For The First Time, We Know Exactly Where A Neutrino Came From

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And for the first time Scientists using NASA's Fermi Gamma-ray, Space Telescope detects the source of the high-energy Neutrino which traveled 3.7 billion years before being identified on Earth.

The key observations were made at the IceCube Neutrino Observatory at a US scientific research station at the South Pole and then confirmed by land-based and orbiting telescopes.

Following a news conference on Thursday morning, an global team of researchers stated that they might have uncovered the source of some of the highest-energy cosmic rays, which would be a blazar.

As charged particles, cosmic rays can not be traced straight back to their source because strong magnetic fields in space alter their trajectory. "The observation of a neutrino, which is a hallmark of proton interactions, is the first definitive evidence of proton acceleration by black holes".

Detecting the highest energy neutrinos requires a massive particle detector, and IceCube fits the bill. But neutrinos have little or no mass, travel at almost the speed of light, are not electrically charged and rarely interact with normal matter.

"The era of multi-messenger astrophysics is here", said NSF Director France Córdova. The object, known colloquially as TXS 0506+056, was something called a blazar approximately 4 billion light-years from Earth.

Using IceCube, the scientists backtracked to locate the patch of sky where the neutrino came from, and sent out an alert to observatories around the world to search the spot for flares and outbursts of energy and light that might have accompanied it. Observations were performed across the electromagnetic spectrum, from radio waves to gamma rays. Its 3D grid of sensors embedded in the ice detected the neutrino when it smashed into the nucleus of a water molecule. The source identification paper also includes important follow-up observations by the Major Atmospheric Gamma Imaging Cherenkov Telescopes and additional data from NASA's Neil Gehrels Swift Observatory and many other facilities.

Jamie Yang Savannah Guthrie  IceCube  NSF
The July 2018 cover of Science features neutrinos
Jamie Yang Savannah Guthrie IceCube NSF The July 2018 cover of Science features neutrinos

In a breakthrough in astronomy, researchers were able to trace the cosmic source of a mysterious ghost particle which made its way to our planet.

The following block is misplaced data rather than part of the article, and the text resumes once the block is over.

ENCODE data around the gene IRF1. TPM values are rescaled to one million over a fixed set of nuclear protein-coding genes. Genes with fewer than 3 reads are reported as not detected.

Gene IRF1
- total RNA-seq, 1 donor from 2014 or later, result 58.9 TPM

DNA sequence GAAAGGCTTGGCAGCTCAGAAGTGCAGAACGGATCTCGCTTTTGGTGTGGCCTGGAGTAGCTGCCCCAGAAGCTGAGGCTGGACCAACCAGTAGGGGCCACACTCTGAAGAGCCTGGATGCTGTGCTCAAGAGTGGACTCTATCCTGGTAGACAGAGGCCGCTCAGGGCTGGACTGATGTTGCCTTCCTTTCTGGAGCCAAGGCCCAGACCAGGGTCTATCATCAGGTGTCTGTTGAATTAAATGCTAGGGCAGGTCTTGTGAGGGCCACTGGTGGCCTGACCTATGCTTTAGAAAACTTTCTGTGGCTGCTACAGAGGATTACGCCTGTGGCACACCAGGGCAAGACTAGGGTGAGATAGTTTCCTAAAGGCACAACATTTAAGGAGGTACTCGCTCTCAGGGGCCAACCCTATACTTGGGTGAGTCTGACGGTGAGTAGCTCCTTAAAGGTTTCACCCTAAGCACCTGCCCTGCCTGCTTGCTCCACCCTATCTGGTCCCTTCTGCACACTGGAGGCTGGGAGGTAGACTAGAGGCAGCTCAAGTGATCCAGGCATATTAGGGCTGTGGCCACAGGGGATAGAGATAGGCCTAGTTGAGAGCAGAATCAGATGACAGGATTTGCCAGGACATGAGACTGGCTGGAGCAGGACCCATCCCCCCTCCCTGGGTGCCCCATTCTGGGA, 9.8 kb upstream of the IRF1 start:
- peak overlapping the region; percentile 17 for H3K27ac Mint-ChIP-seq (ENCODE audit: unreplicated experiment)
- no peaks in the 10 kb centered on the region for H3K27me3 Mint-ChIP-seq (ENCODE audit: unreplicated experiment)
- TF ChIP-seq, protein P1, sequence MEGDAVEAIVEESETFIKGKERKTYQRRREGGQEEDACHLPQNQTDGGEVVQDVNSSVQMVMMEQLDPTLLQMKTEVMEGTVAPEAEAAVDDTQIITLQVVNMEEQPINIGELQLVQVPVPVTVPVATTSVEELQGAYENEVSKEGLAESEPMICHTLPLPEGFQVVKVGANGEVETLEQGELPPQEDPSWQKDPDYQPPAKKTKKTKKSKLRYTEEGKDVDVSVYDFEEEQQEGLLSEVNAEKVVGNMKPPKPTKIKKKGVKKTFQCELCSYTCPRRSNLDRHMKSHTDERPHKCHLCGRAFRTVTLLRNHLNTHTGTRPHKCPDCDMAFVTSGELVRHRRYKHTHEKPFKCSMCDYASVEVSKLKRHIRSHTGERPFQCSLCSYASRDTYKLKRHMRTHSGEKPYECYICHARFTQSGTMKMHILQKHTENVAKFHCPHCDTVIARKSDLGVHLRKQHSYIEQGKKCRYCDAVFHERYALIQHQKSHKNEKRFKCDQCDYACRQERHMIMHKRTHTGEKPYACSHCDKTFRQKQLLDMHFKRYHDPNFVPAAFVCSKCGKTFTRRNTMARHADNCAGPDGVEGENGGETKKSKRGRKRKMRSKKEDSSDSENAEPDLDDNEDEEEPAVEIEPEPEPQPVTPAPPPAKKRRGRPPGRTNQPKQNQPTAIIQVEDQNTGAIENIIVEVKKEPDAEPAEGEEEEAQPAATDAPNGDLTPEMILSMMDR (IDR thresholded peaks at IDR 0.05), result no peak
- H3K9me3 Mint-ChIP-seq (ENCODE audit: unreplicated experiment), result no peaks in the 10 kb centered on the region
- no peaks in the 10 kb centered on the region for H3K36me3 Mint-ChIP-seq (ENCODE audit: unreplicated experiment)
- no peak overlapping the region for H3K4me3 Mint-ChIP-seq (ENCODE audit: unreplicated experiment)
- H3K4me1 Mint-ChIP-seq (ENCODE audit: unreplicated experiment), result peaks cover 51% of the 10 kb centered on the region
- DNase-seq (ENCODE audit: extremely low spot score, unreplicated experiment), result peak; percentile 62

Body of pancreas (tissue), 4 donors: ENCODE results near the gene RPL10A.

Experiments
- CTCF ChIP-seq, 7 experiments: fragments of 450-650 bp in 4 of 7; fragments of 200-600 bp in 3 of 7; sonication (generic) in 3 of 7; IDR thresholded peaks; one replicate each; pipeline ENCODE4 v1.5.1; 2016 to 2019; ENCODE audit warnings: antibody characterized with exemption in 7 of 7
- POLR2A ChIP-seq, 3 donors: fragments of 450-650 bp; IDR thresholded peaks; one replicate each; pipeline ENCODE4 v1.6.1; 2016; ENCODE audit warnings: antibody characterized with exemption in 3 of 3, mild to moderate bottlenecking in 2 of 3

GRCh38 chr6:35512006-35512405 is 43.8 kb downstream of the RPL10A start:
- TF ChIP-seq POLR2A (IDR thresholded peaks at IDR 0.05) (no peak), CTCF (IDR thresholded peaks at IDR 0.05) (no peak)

Albert physicist Darren Grant, spokesman for ice cube scientific cooperation, said, "Neutrinos provide us a new window to see the universe".

First, it carried a huge amount of energy - about 20 times as much energy as that generated in the largest man-made particle accelerator ever built.

Cosmic rays are made up mostly of fast-moving protons accelerated to enormous energies, packing up to 100 times the punch of particles studied in the Large Hadron Collider, the world's most powerful atom smasher.

Blazerae astronomers call the supermassive black holes at the centers of distant galaxies, surrounded by a giant cloud of hot gas. "We're witnessing the benefit of combining the talents of astrophysicists and particle physicists, combining not only photon detection but also new messengers such as astrophysical neutrinos, like the one announced in today's discovery".

"Neutrino astronomy offers us a very different view of the universe than we get from other types of telescopes", said Tyce DeYoung, a professor of physics at Michigan State University. "They tell us what's happening deep inside of the source, like a medical X-ray showing us what's inside the human body".

The IceCube team released two papers in Science that cover what their observatory recorded to have happened on September 22 a year ago. But the powerful, naturally occurring cosmic accelerators that produce cosmic rays also produce cosmic neutrinos. They can register tiny flashes of light produced when a neutrino interacts with the transparent ice they are suspended in. Because the charged particle and light it creates stay essentially true to the neutrino's direction, it gives scientists a path to follow back to a source. Now, with IceCube recording the impacts of intergalactic neutrinos, we have a way to feel the cosmos.

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